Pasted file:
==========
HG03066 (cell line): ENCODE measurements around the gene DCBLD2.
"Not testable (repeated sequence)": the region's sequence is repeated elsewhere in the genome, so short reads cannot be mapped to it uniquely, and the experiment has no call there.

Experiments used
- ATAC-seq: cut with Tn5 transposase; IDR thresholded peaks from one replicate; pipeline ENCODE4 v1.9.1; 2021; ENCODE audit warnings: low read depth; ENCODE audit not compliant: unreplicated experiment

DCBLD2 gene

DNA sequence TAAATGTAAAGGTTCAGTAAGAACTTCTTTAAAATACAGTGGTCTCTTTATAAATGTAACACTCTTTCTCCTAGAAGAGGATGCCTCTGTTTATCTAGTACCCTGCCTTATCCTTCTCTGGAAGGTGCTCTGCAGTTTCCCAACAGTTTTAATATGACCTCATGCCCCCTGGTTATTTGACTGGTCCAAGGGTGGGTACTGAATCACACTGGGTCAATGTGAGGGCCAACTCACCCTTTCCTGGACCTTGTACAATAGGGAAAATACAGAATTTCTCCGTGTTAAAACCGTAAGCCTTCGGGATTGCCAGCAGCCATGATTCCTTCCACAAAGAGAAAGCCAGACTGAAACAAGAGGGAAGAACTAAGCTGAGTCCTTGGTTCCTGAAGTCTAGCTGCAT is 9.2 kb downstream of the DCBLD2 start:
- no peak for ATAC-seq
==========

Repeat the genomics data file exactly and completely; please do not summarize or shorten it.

HG03066 (cell line): ENCODE measurements around the gene DCBLD2.
"Not testable (repeated sequence)": the region's sequence is repeated elsewhere in the genome, so short reads cannot be mapped to it uniquely, and the experiment has no call there.

Experiments used
- ATAC-seq: cut with Tn5 transposase; IDR thresholded peaks from one replicate; pipeline ENCODE4 v1.9.1; 2021; ENCODE audit warnings: low read depth; ENCODE audit not compliant: unreplicated experiment

DCBLD2 gene

DNA sequence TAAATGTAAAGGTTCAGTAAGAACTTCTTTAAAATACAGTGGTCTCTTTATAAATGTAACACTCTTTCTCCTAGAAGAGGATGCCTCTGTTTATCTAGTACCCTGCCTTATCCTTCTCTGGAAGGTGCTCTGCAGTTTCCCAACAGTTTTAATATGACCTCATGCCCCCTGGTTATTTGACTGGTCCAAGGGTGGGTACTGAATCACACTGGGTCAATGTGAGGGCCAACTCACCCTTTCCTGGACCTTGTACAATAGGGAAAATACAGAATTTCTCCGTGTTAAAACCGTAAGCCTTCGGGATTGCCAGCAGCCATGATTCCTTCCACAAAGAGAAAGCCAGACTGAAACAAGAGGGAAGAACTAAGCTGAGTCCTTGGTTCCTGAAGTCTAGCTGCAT is 9.2 kb downstream of the DCBLD2 start:
- no peak for ATAC-seq